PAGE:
SOMALI BORN WOMAN 'TERMINAL' DISEASE!
Dutch MP defies Muslim pressure.
By Jane Beresford Producer, Taking a Stand, BBC Radio 4
Ayaan Hirsi Ali wanted to shape her own future. What turns a devout young Muslim woman into one of Islam's most outspoken critics? For the Somali-born Dutch MP Ayaan Hirsi Ali, it was a long journey that started with an arranged marriage. She sought refuge in the Netherlands on her way to her new husband's home in Canada. "I wanted a chance at a life where I could shape my own future," she says. "I knew the risks - being disowned or being shunned by my father and the rest of my family. I took those risks and I don't regret it."
Hirsi Ali describes the anti-US attacks of 11 September 2001 as pivotal to her questioning of Islam. She remembers the moment when she realised that Mohammed Atta, the leader of the hijackers, had studied the Koran, like her, in the mid-1980s. She says: "I grabbed the Koran and I started to read what Bin Laden had written and... I put (his) citations next to what is written in the Koran and I realised that, yes, a lot of it is part of my religion and what do I think of that?"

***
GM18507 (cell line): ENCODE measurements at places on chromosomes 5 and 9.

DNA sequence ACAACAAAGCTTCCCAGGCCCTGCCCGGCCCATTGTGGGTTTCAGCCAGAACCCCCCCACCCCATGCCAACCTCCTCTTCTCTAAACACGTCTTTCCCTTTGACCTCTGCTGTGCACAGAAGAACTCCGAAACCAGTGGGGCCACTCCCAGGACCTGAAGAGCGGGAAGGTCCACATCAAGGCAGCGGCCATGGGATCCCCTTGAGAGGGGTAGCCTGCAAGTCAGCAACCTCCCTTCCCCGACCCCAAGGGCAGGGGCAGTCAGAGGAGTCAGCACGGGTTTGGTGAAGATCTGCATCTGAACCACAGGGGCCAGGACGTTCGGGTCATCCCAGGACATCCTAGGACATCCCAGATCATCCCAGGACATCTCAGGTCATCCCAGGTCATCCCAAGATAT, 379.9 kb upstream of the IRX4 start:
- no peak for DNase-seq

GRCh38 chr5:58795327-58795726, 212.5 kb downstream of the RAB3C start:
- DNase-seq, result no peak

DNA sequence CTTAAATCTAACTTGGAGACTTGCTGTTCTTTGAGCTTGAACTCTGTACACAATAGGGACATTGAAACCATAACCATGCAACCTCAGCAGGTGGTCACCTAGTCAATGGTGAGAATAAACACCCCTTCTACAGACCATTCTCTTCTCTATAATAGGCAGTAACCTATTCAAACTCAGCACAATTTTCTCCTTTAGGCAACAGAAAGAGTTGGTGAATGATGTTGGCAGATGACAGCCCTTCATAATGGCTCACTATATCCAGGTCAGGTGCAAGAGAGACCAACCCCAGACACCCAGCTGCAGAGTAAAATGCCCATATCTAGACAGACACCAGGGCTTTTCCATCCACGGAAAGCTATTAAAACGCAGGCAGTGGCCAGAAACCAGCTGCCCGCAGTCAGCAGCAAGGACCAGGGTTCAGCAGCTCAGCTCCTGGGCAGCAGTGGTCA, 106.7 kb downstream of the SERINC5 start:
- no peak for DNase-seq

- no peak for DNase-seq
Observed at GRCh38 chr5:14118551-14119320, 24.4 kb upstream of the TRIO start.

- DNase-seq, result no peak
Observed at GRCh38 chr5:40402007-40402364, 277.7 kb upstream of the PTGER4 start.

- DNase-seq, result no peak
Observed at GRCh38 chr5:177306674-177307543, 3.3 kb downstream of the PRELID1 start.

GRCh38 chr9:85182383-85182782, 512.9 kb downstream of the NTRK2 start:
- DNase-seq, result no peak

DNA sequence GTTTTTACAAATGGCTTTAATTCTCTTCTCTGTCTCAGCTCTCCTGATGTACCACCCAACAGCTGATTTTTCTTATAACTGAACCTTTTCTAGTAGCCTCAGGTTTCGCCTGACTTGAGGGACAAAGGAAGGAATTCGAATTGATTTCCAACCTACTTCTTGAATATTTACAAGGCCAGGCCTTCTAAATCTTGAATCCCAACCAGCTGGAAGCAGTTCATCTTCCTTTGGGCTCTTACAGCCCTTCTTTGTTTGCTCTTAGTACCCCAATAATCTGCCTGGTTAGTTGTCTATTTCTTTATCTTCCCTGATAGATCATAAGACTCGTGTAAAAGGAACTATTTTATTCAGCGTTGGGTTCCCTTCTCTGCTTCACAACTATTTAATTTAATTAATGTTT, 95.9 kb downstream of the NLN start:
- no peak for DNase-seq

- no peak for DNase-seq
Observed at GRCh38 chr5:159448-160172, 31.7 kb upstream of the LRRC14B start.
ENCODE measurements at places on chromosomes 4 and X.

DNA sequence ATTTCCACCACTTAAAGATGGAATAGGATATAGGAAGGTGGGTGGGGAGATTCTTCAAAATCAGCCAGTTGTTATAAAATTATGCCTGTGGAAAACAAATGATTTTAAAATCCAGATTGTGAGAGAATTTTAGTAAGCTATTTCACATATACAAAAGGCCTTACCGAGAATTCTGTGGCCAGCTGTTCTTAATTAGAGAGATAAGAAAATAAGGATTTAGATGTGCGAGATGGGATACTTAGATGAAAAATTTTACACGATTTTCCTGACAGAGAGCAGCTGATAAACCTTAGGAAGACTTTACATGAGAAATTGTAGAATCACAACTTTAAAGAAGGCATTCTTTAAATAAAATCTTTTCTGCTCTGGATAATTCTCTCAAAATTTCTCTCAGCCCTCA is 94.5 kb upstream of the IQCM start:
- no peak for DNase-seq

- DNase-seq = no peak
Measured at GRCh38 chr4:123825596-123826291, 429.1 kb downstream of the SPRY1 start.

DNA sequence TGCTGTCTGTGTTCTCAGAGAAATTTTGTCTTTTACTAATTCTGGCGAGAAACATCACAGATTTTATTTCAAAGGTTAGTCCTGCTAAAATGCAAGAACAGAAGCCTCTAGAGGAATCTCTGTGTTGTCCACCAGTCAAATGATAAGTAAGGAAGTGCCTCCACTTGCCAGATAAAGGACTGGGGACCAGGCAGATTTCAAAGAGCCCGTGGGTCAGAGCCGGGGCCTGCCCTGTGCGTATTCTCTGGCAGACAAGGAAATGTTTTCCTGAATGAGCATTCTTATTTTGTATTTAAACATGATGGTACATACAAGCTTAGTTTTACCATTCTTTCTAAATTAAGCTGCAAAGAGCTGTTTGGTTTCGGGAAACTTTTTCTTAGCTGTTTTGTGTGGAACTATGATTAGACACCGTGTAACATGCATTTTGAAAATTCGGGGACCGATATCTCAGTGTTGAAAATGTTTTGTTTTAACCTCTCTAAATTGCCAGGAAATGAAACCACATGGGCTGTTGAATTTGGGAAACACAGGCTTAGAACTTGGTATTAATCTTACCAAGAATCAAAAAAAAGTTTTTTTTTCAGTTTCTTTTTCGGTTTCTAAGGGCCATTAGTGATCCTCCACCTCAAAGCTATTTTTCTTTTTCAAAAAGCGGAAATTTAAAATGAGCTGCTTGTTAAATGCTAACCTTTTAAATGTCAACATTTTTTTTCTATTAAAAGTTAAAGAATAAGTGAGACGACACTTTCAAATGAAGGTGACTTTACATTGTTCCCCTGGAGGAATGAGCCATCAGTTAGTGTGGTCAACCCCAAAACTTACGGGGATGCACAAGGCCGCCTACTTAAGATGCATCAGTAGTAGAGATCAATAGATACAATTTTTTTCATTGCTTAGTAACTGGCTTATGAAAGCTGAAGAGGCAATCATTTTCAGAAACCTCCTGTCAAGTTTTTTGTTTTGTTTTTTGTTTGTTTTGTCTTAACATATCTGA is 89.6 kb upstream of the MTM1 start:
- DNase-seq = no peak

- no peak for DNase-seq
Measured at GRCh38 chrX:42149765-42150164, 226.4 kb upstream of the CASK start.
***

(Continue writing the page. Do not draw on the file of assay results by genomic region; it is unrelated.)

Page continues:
She wrote the play Submission to "challenge the conviction that what is written in the Holy Koran is absolute". I have come to the conclusion that Islam can and should be reformed if Muslims want to live at peace Ayaan Hirsi AliIt was an act that was to lead to the murder of her collaborator Theo Van Gogh. "I still do feel guilt," she says. "Guilt is irrational, but for Theo it was the freedom of expression. He said 'If I cannot make films in Holland then I am a slave... and I would rather be dead'. And I am just as principled as he is."
Hirsi Ali now lives under 24-hour armed guard. A note pinned to Van Gogh's body by the murderer threatened the MP directly. It read: "You have your principles and I have mine, I am prepared to die for mine, are you prepared to die for yours?" She says "it's like the sword of Damocles that hangs above my head. I do realise that". "I live like someone who has been told 'you have some kind of terminal disease - we just don't know when it's going to strike'."